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Native to Southeast Asia, Burmese pythons are an exotic (nonnative) species in South Florida. They are also an invasive species, which means that they are not constrained by natural factors as much as they were in their native habitat. Invasive species have the potential to harm their new environments. The release of Burmese pythons in South Florida is especially troublesome because the subtropical climate and the vast undisturbed habitats of the Everglades enable the species to thrive. Other large nonnative snakes—such as the common boa (Boa constrictor), green anaconda (Eunectes murinus), yellow anaconda (Eunectes notaeus), and reticulated python (Python reticulatus)—have been observed in the wild in South Florida, but only Burmese pythons and common boas are known to be breeding. Boas have been breeding since approximately 1970 in the Charles Deering Estate at Cutler, southern Miami-Dade County. Boas have also been reported elsewhere in South Florida, but without evidence of breeding.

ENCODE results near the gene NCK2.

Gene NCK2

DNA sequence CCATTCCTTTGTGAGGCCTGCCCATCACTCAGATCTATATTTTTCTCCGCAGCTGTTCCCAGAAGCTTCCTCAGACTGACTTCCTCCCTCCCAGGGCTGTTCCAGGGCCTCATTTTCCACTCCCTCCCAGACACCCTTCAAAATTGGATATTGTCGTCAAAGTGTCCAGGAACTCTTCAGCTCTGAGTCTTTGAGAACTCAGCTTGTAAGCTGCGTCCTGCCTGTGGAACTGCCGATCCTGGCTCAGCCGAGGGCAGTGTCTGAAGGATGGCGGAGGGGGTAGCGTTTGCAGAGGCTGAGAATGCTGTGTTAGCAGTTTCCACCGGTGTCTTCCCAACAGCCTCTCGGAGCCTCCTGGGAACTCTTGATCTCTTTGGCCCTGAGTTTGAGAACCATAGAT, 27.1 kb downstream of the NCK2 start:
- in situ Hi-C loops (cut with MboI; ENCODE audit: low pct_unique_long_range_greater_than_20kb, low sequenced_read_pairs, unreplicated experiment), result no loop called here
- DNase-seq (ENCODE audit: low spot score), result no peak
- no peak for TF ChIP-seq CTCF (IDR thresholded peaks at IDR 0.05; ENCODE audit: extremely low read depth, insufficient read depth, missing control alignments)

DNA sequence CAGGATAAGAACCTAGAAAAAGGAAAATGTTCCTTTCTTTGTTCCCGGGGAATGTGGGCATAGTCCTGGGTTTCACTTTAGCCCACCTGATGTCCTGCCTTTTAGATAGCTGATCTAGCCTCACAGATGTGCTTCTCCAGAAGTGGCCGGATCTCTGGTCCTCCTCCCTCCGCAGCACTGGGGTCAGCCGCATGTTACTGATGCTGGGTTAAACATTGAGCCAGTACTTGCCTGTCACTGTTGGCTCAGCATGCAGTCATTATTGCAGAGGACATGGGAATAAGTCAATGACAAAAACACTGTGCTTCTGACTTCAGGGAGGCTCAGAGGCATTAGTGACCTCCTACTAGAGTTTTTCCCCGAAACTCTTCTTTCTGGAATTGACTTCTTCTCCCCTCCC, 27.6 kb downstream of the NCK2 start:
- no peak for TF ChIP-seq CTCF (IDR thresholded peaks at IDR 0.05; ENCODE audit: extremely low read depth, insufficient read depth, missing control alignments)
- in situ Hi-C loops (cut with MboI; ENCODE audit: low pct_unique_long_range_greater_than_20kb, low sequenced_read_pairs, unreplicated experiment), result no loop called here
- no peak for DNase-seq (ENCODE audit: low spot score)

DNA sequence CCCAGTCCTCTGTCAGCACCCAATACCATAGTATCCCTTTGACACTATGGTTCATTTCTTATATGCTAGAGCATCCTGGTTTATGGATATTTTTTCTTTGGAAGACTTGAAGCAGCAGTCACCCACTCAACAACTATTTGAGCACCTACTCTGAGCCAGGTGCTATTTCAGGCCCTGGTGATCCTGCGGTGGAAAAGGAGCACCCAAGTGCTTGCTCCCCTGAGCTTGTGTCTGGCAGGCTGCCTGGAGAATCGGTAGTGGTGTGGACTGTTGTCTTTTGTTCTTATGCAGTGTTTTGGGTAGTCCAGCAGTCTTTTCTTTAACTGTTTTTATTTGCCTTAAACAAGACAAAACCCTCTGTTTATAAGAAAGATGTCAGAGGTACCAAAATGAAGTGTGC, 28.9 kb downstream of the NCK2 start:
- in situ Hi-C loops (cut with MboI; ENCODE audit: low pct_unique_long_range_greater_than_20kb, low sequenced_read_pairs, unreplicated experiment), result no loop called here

Burmese pythons were first reported as established in Everglades National Park (ENP) by Meshaka et al. (2000), based in part on specimens collected on the Main Park Road in the mid-1990s. Since then, the number of Burmese pythons captured or found dead in and around ENP has increased dramatically (Figure 1). From 2002 (when the numbers first began to climb) to 2005, 201 pythons were captured and removed or found dead. In 2006-2007 alone, that number more than doubled to 418. These totals include pythons that were killed by farm machinery or removed after encounters with workers during water management and ecological restoration projects. Although the size of the wild population is not known, it has been estimated to number in the thousands (Snow et al. 2007b). Burmese pythons have been seen with increasing frequency in and around ENP and on lands managed by South Florida Water Management District (SFWMD) along the park's eastern boundary; they also have been observed in new and more remote locations (Figure 2). This suggests a far broader invasion than was initially thought and one that appears to be expanding.